With the Ellsbury deal still ringing in the ears and filling angry anti-Yankee Twitter news feeds (apparently dubbed by Red Sox fans as a “trader”, way to show off your education), and McCann’s official signing press conference coming tomorrow, a year-signing of a lesser-known infielder isn’t really enough to make a ton of news. While the deal isn’t fully official, Kelly Johnson has played with the Braves, the Diamondbacks, the Blue Jays, and (in 2013) the Rays. Signing Johnson could definitely signal that the Yankees are nailing in a utility player, someone who can play and cover for most of the infield depending on the health and contract/arbitration results of certain star infielders.
Now, over at the March of Dimes luncheon, Mariano Rivera was named “Sportsman of the Year”. (Congrats! Obviously very well-deserved!) Rivera also gave some interesting interviews, half-jokingly about some of his favorite former teammates, but also about recent pick-ups Ellsbury and McCann. And much like so many of people (and by people, I mean me), Rivera also noted all these additions are great, but would love to see what the Yankees plan to do with their pitching.
There are a number of options that the Yankees can pursue with 7 of the top 10 free agent pitchers still up for grabs, including Kuroda. But the Yankees have a bullpen they need to fill in addition to the two or three spots on the starting rotation. And while the idea of getting the salary under that $189 million line, it’s definitely becoming less of a reality and more of an unrealistic “goal” with each and every signing. There is still too much in the air for anything definite as far as goal vs. reality as far as that much-discussed budget. Here’s the bottom line of the situation: getting the Yankees into the postseason (and hopefully all the way to another World Series win) certainly makes up for in profits alone what they will have to spend on a luxury tax for going over the $189 million mark.
It’s the job of the owners and the front office to be thinking not just of this 2014 season, but down the road. I was thinking about the farm system currently in place, and remembering the show of force from the young guys at last year’s Spring Training. New York isn’t an easy place to play for even your average major league player, let alone those still in the minor leagues. And while a number 1 draft pick could play very well in high school and college and even into the minor leagues, you just never know when he’s going to peak. That may happen while he’s hitting for AA Trenton or it may happen when he’s at the Core Four level (most players are certainly somewhere in between).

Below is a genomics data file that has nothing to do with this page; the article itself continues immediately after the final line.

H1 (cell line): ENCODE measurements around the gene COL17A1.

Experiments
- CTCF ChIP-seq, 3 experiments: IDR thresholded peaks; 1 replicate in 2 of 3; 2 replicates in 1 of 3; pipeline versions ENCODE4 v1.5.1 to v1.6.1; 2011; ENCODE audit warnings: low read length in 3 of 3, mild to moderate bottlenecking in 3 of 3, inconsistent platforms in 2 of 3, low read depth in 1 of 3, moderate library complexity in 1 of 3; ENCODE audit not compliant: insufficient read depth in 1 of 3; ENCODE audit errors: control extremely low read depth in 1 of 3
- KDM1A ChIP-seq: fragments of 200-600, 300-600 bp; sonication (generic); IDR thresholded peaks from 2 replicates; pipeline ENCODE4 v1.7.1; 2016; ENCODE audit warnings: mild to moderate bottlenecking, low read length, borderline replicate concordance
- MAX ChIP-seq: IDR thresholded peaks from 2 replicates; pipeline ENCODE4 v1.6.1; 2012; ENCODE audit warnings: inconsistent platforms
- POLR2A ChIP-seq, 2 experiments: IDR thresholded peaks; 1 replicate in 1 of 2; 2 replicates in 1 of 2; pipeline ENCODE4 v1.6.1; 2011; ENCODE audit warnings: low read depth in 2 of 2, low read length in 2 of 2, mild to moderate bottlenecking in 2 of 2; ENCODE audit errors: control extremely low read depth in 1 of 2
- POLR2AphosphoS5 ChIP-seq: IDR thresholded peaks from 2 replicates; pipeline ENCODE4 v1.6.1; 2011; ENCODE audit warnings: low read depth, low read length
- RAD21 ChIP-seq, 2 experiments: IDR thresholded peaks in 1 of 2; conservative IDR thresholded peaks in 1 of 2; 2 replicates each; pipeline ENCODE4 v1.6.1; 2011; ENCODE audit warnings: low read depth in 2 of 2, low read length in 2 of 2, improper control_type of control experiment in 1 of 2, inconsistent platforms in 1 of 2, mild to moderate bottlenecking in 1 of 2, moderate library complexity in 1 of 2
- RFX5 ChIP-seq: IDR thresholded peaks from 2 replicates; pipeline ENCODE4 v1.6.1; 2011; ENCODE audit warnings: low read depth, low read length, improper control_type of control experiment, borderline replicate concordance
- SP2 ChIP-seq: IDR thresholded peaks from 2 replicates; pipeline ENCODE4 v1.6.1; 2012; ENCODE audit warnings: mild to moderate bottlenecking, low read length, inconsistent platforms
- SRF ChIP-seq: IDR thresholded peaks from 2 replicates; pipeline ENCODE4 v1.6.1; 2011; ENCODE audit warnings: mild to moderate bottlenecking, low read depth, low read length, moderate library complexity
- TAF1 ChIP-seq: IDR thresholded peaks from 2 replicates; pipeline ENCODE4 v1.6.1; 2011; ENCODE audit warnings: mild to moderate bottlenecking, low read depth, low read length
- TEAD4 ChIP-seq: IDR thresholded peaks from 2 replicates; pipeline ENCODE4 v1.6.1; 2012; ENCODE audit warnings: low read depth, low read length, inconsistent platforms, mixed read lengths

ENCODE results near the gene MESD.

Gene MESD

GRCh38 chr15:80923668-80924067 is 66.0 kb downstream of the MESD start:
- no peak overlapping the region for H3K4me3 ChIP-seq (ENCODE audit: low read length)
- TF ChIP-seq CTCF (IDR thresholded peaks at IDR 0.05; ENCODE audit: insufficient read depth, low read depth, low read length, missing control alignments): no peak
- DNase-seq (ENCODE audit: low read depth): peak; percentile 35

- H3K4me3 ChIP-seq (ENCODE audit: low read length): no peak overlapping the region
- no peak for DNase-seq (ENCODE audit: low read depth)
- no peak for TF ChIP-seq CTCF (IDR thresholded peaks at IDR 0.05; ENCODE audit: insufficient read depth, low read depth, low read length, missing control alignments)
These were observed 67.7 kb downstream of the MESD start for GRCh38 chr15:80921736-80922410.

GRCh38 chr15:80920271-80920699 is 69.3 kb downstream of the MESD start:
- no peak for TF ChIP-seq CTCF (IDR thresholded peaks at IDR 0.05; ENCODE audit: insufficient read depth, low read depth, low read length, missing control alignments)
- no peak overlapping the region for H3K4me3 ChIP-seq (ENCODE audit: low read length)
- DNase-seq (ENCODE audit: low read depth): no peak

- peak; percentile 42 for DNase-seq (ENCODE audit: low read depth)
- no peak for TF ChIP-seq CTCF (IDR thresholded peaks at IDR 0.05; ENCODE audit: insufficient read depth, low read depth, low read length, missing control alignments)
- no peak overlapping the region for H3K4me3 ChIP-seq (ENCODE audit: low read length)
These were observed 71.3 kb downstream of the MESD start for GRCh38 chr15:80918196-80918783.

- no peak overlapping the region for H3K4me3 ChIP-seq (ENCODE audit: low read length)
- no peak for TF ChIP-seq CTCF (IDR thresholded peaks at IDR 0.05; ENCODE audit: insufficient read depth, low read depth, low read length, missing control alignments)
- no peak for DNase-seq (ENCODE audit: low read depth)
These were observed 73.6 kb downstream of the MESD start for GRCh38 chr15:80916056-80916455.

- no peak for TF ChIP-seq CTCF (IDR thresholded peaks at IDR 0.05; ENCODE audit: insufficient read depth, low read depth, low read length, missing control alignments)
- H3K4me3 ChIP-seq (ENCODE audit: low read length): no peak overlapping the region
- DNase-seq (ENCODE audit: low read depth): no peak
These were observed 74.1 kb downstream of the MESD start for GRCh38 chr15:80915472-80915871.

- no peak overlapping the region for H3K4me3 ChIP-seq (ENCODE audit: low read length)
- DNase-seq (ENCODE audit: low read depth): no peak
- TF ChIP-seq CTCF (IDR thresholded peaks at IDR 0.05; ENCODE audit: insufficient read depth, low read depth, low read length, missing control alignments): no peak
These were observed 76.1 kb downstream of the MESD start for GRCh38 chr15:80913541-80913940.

This makes every signing, whether a draft pick or trade or free agent or arbitration-eligible, a gamble and not just for the team, but also for the player. Players hitting around .200 know they’re not living up to what the team expects from them, and they certainly know they’re going to hear about it from the fans or the media or even other players. They realize a poor performance could also be a cut or demotion or trade or even involuntary, semi-permanent free agency (also known as being forced into early retirement). The lucky ones get a chance at a change of scenery (like Hughes or Swisher) or even a temporary demotion to rebuild their skills (like Nova or Cervelli).
And those teams are really taking a chance on those players. Because with any luck, that starting pitcher who just doesn’t seem to have a wide range of pitches can become the World’s Greatest Closer (or as you may know him Mariano Rivera). Or that young upstart rookie shortstop, who made so many errors in the minors that everyone questioned his long-term defensive abilities, becomes Derek Jeter.